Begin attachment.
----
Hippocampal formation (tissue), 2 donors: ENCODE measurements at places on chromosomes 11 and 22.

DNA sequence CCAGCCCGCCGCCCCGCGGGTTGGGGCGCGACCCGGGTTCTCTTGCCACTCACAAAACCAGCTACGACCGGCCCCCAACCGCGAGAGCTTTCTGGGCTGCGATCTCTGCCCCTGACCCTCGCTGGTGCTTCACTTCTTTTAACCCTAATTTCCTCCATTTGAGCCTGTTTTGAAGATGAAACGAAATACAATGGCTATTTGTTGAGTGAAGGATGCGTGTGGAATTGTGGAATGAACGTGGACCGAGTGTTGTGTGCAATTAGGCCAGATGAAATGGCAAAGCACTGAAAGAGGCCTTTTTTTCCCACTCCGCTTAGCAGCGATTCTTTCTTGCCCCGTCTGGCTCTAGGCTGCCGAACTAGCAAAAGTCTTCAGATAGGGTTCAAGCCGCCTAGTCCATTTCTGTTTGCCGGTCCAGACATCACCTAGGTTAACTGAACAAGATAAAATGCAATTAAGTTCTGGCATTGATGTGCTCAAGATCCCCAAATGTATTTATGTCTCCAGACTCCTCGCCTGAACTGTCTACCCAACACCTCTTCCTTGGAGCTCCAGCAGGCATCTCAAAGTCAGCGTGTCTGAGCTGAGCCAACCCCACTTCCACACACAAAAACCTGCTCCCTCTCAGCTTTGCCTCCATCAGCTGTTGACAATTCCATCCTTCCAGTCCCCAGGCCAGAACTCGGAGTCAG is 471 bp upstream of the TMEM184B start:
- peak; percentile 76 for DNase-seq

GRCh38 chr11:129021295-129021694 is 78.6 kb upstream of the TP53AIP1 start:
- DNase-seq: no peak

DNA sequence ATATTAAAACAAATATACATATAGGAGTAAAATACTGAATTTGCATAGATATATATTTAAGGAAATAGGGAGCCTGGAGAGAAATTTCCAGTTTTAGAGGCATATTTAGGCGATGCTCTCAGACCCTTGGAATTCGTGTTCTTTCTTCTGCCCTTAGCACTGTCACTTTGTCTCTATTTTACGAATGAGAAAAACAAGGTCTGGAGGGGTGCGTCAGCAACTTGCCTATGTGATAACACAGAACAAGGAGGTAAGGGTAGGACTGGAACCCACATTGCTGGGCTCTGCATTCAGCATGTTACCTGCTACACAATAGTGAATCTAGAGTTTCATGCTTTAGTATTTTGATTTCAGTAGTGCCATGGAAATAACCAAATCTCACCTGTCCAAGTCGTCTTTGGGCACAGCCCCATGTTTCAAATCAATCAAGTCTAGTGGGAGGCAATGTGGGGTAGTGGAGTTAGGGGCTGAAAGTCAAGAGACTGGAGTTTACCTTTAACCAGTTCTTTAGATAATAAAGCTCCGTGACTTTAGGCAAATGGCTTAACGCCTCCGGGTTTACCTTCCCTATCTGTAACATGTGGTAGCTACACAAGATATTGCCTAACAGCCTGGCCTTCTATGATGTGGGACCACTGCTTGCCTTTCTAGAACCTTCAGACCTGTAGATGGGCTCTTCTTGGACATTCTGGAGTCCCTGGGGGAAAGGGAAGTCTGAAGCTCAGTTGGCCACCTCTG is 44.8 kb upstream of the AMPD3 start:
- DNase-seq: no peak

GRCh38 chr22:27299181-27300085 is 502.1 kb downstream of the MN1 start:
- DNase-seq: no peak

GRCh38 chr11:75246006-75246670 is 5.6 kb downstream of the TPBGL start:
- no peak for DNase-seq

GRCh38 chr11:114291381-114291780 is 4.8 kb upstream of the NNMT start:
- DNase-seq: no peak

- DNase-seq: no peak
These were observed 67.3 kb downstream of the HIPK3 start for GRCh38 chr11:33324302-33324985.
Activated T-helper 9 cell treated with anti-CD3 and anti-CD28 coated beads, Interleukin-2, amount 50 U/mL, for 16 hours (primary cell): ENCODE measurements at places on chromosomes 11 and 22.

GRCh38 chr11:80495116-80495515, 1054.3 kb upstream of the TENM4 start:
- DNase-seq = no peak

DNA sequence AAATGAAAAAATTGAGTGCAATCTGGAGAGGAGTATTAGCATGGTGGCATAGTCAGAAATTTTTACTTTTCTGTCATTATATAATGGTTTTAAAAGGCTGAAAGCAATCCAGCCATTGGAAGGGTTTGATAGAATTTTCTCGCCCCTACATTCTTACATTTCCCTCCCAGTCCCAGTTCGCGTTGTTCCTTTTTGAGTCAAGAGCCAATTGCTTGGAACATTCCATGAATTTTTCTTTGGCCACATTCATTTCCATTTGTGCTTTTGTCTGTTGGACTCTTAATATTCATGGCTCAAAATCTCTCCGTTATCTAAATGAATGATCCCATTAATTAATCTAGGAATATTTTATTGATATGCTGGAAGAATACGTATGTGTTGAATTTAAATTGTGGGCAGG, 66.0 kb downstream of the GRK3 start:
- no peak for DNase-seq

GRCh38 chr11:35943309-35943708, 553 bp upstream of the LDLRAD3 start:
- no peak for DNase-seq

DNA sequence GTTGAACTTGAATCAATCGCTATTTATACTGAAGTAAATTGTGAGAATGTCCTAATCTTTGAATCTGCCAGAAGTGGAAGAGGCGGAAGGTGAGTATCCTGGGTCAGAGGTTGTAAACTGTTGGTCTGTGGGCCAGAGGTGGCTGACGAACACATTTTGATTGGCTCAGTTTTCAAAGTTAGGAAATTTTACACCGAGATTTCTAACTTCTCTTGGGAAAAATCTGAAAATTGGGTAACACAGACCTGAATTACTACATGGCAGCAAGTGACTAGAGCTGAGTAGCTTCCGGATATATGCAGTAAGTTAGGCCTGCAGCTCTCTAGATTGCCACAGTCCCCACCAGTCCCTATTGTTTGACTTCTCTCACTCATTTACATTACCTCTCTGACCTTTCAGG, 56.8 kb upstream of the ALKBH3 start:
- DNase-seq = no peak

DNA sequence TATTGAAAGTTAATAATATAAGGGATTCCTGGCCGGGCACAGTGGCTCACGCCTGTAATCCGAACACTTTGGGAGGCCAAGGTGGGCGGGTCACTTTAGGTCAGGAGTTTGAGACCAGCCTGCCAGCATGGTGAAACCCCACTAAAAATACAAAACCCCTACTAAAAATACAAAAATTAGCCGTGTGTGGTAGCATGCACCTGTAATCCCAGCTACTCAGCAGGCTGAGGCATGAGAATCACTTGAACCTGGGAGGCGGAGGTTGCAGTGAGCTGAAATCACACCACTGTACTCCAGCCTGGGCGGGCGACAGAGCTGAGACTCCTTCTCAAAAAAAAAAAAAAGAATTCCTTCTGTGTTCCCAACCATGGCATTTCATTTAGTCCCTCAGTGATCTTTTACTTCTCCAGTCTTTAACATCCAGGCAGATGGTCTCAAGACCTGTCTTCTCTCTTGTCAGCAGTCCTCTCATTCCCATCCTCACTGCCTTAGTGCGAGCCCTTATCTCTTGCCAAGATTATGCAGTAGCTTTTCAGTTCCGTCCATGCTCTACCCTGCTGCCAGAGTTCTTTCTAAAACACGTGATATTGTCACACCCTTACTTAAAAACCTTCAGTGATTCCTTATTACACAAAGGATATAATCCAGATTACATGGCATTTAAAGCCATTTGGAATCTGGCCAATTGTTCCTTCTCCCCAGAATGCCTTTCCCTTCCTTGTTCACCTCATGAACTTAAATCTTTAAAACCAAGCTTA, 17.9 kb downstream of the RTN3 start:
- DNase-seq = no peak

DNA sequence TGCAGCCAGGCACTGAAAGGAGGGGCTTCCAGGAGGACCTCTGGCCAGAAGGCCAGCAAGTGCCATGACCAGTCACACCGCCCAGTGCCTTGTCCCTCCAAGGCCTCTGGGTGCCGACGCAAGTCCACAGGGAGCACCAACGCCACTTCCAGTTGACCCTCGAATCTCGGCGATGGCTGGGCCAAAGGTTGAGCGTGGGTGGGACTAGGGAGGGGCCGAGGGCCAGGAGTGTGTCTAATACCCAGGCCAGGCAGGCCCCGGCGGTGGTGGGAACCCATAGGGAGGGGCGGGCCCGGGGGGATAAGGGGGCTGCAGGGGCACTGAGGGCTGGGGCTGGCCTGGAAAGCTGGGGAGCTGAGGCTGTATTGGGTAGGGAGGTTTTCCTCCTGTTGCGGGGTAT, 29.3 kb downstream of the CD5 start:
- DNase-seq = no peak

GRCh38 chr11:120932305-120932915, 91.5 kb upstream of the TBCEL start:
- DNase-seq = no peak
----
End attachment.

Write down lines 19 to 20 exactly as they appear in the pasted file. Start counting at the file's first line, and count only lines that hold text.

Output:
DNA sequence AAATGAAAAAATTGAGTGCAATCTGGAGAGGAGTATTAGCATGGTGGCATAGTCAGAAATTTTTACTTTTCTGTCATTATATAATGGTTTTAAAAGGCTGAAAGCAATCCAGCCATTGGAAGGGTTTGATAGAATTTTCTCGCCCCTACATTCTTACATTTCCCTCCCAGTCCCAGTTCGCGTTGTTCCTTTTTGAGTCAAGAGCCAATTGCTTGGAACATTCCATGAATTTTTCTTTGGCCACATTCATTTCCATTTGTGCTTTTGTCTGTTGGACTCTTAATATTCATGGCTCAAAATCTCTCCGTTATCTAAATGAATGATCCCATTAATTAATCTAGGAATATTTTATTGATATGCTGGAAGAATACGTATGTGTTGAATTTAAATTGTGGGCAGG, 66.0 kb downstream of the GRK3 start:
- no peak for DNase-seq